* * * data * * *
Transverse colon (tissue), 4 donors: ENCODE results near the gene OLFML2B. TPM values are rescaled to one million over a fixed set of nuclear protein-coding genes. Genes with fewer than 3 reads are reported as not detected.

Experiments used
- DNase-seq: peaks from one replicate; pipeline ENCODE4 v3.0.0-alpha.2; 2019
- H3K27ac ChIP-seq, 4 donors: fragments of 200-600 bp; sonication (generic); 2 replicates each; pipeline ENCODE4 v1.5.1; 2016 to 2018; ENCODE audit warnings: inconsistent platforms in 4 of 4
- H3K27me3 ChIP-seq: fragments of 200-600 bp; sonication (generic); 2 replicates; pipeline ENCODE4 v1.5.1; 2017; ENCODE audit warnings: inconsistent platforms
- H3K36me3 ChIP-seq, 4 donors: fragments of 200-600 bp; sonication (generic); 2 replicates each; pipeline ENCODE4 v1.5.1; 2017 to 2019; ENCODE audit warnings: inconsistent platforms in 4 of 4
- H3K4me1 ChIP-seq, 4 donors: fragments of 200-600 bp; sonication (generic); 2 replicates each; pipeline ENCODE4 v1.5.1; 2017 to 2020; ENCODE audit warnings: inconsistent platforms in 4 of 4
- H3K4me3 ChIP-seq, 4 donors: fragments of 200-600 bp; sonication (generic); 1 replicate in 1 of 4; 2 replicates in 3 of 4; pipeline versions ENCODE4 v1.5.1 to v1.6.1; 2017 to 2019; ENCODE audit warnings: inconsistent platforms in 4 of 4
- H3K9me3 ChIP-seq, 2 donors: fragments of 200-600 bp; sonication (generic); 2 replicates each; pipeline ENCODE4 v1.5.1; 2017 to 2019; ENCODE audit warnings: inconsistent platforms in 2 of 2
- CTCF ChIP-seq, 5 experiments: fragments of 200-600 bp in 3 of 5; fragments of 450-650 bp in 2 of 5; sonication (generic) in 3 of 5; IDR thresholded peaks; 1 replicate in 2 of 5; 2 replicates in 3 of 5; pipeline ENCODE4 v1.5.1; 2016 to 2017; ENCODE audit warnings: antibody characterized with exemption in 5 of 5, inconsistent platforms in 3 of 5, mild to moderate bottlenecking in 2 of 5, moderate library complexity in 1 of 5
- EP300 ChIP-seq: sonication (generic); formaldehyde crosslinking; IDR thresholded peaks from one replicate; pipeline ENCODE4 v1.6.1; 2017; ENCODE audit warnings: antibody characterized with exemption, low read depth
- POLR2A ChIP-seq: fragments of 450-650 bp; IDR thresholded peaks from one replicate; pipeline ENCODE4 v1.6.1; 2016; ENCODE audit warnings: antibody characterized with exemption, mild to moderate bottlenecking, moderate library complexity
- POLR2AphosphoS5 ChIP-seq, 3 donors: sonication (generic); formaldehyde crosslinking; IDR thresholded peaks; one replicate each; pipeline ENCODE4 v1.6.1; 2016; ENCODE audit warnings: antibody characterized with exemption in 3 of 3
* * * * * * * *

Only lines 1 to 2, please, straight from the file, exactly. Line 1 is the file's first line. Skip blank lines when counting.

Transverse colon (tissue), 4 donors: ENCODE results near the gene OLFML2B. TPM values are rescaled to one million over a fixed set of nuclear protein-coding genes. Genes with fewer than 3 reads are reported as not detected.

Experiments used